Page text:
As holiday festivities approach, pet owners should be aware of several potential hazards to animals. UW School of Veterinary Medicine clinical instructor Calico Schmidt shares the following tips for a safe holiday season, as well as dos and don’ts for including animal companions in your family’s celebrations.
As you prepare and serve holiday feasts, be careful to keep toxic items away from pets. Alcoholic beverages, grapes and raisins, yeast dough, and onions, garlic and chives are among the food items that can harm animals. Also topping the list: chocolate.
“Different types of chocolate have different levels of toxicity, with the least toxic being white chocolate or milk chocolate and the most toxic being baker’s chocolate or dark chocolate,” Schmidt explains. Should your dog consume chocolate, websites such as PetMD’s dog chocolate toxicity meter can help estimate the toxicity level based on an animal’s weight and the type and amount of chocolate consumed. (Chocolate is also toxic to cats, but cats are less likely to seek out and eat it and other human foods.)
There is also concern, especially for dogs, that consuming foods high in fat may contribute to pancreatitis, so despite your pets’ pleading eyes or marauding meows, keep decadent holiday dishes to yourself.
“The holiday ham is something that you would not want to share with your dog or cat,” Schmidt says. Rather, if you must provide a special treat from your plate, Schmidt suggests offering small amounts of cooked, skinless chicken or turkey breast, cut into pieces suitable to the size of the pet. “Even a kitty could have a little sliver,” she says.
Turkey and chicken bones can be dangerous to pets due to their potential to splinter in the digestive tract, so keep any bones away from your animals and in a secured trash container.
Two Paws Up
For a pet-friendly holiday treat, Schmidt suggests making something special from one of the many available cookbooks containing recipes for dogs or cats. “I have a cookbook that has recipes for pet treats, so I’ll make a little dough, roll it out, and use dog bone-shaped cookie cutters,” she says. “That’s fun and can be festive.”
Not all recipes are created equal, however. When cooking for pets, avoid high amounts of sugar, salt or fat.
While a chew bone may seem like a fine offering for Fido, Schmidt recommends avoiding bones of any type due to potential dental damage. “Yes they can sort of clean teeth, but they’re so hard they can also fracture teeth,” Schmidt explains. “With our dentists, bones are a big no-no.”
What can your dog or cat chew on? Schmidt points pet owners to the Veterinary Oral Health Council website, which lists products that are considered safe and proven to reduce plaque and tartar.
Some precautions should also be taken when decorating for the holidays. Tinsel or tinsel-like garlands can be a dangerous feline temptation and may be best avoided in homes with cats. “Some cats like to play with tinsel and if they accidentally ingest a piece, it can act as what we call a linear foreign body or even get stuck in the intestines and then require surgery,” Schmidt says. The same goes for ribbons on gifts or any other long, linear items that cats may see as a tempting plaything but can be harmful if swallowed.
As you trim the holiday tree, hang fragile ornaments out of reach of pets’ swiping paws or wagging tails to minimize the risk of broken ornaments. Should an ornament fall and break, glass shards can cut pets’ paws, “or some dogs will ingest them, goofy as they are,” Schmidt says, which can cause internal injury.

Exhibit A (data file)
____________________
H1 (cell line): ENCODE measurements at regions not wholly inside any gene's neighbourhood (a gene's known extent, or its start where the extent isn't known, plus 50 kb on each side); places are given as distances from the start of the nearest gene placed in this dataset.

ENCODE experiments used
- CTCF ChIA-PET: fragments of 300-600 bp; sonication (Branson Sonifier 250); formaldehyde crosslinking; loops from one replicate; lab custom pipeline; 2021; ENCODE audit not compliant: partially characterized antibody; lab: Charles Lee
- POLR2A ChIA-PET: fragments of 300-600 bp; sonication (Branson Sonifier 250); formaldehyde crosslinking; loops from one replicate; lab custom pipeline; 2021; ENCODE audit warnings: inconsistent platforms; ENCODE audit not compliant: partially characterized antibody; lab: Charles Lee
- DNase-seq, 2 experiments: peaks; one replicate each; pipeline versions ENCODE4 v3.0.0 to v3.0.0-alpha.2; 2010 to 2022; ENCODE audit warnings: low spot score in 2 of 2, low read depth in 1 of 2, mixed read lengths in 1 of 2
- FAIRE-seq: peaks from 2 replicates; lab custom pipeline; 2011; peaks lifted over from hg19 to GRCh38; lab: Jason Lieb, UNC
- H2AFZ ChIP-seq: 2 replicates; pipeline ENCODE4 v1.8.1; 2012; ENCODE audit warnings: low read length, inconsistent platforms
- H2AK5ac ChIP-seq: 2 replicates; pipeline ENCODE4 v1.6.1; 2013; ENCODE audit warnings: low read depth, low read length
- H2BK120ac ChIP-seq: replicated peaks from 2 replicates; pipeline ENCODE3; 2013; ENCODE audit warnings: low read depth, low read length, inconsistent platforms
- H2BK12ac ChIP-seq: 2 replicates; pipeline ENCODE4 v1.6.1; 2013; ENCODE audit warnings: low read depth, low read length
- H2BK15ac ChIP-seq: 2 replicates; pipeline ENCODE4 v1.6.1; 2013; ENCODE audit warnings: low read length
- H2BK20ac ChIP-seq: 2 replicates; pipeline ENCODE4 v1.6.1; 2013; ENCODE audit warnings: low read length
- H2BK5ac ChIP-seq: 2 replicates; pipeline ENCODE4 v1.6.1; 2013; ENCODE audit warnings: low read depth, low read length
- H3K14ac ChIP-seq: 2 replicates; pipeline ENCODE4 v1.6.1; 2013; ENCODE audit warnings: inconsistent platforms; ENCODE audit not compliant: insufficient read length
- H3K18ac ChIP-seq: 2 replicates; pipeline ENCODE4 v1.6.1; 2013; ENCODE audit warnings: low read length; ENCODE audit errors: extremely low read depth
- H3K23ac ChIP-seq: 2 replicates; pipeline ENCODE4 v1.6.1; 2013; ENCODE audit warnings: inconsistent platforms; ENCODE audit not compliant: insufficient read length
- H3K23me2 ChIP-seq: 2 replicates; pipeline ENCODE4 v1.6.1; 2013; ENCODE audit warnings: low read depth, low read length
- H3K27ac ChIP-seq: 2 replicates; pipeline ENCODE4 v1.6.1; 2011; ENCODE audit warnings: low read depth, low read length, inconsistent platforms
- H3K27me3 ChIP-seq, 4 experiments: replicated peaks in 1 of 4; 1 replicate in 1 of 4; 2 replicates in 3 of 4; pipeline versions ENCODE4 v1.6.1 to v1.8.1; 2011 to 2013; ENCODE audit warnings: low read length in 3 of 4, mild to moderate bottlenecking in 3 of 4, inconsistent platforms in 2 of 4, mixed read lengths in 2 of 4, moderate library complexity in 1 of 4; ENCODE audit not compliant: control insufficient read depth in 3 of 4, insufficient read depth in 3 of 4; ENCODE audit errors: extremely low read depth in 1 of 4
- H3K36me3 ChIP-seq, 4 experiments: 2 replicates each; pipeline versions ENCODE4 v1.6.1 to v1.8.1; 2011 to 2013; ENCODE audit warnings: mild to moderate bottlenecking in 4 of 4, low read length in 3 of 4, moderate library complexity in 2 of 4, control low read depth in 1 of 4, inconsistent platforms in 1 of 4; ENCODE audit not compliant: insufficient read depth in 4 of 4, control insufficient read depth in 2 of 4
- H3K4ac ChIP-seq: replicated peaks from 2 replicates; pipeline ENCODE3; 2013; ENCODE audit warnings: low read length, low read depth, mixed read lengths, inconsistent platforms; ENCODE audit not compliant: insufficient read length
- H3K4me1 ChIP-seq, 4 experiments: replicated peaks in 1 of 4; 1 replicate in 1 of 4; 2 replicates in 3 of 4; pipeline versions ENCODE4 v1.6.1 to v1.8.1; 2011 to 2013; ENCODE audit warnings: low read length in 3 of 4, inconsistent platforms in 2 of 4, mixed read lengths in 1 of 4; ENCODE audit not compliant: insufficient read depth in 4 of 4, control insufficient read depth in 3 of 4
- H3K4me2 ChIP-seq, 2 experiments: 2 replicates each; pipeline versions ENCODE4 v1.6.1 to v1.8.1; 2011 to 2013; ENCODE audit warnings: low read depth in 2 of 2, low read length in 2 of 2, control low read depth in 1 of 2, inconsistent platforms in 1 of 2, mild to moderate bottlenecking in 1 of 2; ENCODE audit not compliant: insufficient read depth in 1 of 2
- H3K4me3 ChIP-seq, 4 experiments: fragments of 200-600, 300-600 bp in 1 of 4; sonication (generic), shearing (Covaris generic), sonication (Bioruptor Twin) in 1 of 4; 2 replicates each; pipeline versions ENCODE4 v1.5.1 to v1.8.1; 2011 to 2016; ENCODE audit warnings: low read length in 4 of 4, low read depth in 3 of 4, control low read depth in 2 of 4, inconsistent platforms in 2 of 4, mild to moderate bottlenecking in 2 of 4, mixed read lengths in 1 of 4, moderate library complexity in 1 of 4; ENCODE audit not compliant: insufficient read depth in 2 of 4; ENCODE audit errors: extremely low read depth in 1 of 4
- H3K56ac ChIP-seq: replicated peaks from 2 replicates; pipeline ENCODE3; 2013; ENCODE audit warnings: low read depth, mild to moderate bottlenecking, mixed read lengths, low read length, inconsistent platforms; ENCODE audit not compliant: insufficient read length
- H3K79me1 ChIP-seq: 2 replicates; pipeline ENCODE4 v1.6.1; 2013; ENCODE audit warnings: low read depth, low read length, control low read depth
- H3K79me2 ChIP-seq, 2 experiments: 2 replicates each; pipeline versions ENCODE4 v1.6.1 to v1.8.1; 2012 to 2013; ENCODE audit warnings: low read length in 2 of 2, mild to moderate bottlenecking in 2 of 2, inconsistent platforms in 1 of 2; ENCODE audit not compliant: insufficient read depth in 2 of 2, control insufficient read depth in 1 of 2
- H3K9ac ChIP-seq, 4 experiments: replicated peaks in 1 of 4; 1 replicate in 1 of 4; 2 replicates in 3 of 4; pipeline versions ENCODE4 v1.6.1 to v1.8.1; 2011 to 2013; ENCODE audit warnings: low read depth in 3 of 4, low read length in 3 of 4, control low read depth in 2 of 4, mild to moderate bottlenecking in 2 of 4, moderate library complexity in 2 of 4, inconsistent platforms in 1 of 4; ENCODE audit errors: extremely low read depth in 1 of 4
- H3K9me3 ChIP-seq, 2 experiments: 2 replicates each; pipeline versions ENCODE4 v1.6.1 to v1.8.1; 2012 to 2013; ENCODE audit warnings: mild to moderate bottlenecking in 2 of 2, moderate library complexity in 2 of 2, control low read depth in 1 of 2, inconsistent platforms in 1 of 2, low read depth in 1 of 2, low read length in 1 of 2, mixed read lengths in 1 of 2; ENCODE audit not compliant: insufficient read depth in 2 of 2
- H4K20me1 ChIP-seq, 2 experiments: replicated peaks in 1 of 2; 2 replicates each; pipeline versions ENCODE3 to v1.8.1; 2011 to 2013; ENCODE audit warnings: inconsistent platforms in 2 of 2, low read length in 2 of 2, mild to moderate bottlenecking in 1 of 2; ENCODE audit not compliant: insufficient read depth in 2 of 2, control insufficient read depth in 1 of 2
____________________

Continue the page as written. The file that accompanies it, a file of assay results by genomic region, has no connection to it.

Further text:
And to keep curious pets from chewing on holiday light strands, keep lights away from the bottom of the tree and keep cords taped to the floor or otherwise concealed.
Many plants that are fixtures of the holiday season are harmful to pets if ingested and can cause vomiting, diarrhea or worse. Amaryllis, holly and mistletoe contain substances that are toxic to both dogs and cats and should be kept out of reach of curious pups and climbing cats, or out of the home entirely.
For cats, specifically, many types of lilies and their pollen are especially toxic and can cause rapid kidney failure. “I usually suggest if people have cats, they don’t even bring a lily into the house,” Schmidt says. “Because you never know – even if your cat’s never been interested in plants, what if they decide it’s going to be fun to chew on and play with?”
The safety of poinsettias is another common inquiry among UW Veterinary Care clients, according to Schmidt. Poinsettia foliage is not strongly toxic, but can cause stomach upset in pets if a lot is eaten.
While donning your ugly sweater or holiday best, you may also be tempted to outfit your pet with something festive. Should you do so, Schmidt simply recommends gauging your pet’s reaction to the apparel, to ensure they don’t seem stressed or anxious. And remove any apparel when the pet isn’t directly supervised – for example, to avoid the risk of a decorative collar becoming stuck on something or constricting the animal.
“Just make sure it’s not stressful and it’s safe, and take it off when you’re not there to supervise,” she advises.
Other Winter Woes
As the temperature drops and people and pets must face winter weather, several precautions regarding antifreeze, deicing salt, frostbite and more can help to keep animals safe and comfortable. Read our tips to protect your pets from winter hazards.
For additional information:
- Holiday Pet Safety (American Veterinary Medical Association)
- Animal Poison Control Website, Hotline and Mobile App (ASPCA)
- Dog Chocolate Toxicity Meter (PetMD)
- Veterinary Oral Health Council Accepted Products for Dogs and Cats
If you believe your pet has consumed a toxic item, contact your veterinarian or the nearest emergency clinic immediately.